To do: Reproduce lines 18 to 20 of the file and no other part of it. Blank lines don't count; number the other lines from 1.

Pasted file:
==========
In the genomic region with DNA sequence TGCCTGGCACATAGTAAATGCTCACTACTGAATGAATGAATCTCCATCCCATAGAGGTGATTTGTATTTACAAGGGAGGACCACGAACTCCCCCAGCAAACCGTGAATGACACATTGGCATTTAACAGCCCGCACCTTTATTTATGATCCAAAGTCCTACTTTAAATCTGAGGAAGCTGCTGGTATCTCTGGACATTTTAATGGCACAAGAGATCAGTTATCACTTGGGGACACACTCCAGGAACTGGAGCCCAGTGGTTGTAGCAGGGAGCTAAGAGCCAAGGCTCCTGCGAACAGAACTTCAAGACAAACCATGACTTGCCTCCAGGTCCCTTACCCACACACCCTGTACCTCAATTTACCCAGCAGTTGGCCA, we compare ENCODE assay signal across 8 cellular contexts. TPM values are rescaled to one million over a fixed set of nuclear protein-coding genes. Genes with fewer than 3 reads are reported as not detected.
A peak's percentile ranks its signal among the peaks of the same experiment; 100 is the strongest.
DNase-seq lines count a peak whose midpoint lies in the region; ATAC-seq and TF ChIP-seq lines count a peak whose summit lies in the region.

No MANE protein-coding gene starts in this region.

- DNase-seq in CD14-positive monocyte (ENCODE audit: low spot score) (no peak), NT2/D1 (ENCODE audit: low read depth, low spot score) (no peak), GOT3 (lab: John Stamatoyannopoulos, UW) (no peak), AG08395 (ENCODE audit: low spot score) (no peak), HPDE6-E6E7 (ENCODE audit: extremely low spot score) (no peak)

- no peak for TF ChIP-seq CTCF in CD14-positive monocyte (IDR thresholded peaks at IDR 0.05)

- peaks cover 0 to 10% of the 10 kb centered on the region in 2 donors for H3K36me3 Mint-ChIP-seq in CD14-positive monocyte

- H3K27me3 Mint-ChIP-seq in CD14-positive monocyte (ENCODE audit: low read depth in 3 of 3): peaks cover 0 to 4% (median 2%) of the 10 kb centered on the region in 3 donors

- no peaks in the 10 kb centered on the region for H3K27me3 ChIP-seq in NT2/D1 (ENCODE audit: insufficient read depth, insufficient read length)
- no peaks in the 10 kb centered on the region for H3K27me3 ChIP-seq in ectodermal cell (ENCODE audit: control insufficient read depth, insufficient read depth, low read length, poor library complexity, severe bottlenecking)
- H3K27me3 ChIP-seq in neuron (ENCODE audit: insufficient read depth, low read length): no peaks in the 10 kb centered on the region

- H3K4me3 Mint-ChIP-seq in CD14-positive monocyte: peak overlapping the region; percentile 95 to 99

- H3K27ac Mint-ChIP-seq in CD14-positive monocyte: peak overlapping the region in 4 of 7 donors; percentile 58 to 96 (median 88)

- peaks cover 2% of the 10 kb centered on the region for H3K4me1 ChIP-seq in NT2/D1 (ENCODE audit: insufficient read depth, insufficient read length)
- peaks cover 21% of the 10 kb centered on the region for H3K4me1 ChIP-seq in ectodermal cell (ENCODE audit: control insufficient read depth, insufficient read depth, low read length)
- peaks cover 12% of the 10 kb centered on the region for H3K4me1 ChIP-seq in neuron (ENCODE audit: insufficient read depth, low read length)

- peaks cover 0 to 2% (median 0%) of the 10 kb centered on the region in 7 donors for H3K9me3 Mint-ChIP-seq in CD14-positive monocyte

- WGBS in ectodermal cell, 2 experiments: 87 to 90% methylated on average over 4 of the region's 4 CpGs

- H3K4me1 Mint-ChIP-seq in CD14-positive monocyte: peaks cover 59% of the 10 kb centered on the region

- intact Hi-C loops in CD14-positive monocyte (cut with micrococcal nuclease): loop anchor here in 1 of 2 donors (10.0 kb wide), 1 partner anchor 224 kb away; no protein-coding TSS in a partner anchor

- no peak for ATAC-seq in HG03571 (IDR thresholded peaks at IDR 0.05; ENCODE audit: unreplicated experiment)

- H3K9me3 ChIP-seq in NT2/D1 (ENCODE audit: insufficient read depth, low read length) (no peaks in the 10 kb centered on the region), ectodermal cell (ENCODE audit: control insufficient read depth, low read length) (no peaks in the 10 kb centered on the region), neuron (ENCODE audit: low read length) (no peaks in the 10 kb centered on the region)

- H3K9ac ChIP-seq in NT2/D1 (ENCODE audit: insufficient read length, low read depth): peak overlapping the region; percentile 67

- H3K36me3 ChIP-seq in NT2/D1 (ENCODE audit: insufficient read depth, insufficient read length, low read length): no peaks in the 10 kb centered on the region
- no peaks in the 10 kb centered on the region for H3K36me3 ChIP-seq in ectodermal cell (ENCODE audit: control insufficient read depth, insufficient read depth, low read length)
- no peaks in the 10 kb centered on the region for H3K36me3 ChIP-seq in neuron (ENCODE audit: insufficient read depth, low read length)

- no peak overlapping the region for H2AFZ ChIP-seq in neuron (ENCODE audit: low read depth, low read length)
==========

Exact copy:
- WGBS in ectodermal cell, 2 experiments: 87 to 90% methylated on average over 4 of the region's 4 CpGs

- H3K4me1 Mint-ChIP-seq in CD14-positive monocyte: peaks cover 59% of the 10 kb centered on the region

- intact Hi-C loops in CD14-positive monocyte (cut with micrococcal nuclease): loop anchor here in 1 of 2 donors (10.0 kb wide), 1 partner anchor 224 kb away; no protein-coding TSS in a partner anchor